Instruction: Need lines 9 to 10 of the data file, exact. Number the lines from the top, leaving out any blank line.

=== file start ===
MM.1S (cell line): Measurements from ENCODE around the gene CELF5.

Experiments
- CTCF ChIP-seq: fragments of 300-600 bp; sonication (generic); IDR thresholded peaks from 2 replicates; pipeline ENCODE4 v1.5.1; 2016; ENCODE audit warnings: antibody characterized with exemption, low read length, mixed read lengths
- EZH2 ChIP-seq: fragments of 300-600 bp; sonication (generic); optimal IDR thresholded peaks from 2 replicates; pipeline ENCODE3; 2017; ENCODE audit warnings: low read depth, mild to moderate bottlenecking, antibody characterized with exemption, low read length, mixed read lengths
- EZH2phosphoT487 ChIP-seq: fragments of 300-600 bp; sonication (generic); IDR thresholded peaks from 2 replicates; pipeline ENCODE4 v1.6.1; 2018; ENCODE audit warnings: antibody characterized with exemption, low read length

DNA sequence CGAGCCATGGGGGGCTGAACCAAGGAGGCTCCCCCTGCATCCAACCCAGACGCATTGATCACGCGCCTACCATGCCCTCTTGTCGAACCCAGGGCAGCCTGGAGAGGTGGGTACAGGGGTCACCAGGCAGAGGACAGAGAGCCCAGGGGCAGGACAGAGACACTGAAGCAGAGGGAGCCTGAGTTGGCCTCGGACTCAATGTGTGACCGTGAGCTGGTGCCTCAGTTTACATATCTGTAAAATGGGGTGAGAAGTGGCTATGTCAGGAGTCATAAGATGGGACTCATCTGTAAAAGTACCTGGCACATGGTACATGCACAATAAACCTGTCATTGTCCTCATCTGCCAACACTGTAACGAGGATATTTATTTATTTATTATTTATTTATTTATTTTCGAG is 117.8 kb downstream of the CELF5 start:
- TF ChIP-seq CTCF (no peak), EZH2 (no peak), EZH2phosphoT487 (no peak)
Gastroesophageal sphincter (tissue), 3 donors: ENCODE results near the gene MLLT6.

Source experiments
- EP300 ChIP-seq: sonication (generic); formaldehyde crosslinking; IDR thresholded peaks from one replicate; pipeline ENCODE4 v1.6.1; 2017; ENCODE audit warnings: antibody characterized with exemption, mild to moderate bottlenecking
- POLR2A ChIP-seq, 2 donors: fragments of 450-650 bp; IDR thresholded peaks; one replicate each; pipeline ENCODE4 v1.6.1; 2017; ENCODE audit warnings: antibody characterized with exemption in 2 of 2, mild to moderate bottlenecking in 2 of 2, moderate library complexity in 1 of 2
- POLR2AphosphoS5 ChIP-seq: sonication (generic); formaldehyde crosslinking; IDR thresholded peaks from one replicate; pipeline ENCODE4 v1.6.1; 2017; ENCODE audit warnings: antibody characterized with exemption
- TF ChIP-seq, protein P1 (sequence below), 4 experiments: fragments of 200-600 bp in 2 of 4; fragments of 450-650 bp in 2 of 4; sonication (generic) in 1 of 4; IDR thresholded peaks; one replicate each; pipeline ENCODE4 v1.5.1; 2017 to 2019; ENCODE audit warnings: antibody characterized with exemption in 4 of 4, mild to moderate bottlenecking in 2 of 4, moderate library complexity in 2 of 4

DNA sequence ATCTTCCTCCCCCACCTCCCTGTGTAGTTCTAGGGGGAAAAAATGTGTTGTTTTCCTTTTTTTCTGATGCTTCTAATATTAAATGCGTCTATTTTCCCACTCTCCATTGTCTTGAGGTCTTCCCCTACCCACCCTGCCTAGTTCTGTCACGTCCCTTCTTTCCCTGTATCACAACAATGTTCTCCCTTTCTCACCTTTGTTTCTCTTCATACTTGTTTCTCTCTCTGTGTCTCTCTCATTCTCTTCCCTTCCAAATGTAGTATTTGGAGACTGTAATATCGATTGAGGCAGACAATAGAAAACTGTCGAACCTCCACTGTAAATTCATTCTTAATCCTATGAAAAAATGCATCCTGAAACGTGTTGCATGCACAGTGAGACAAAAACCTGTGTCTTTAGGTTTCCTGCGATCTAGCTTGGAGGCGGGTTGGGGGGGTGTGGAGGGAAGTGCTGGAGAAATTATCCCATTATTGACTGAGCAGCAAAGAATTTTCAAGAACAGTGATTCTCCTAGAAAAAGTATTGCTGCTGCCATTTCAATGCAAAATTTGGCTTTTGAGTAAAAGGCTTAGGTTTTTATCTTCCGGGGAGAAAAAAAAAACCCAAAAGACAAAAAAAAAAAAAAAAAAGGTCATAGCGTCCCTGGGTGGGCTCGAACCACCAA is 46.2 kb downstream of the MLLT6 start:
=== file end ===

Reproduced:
Source experiments
- EP300 ChIP-seq: sonication (generic); formaldehyde crosslinking; IDR thresholded peaks from one replicate; pipeline ENCODE4 v1.6.1; 2017; ENCODE audit warnings: antibody characterized with exemption, mild to moderate bottlenecking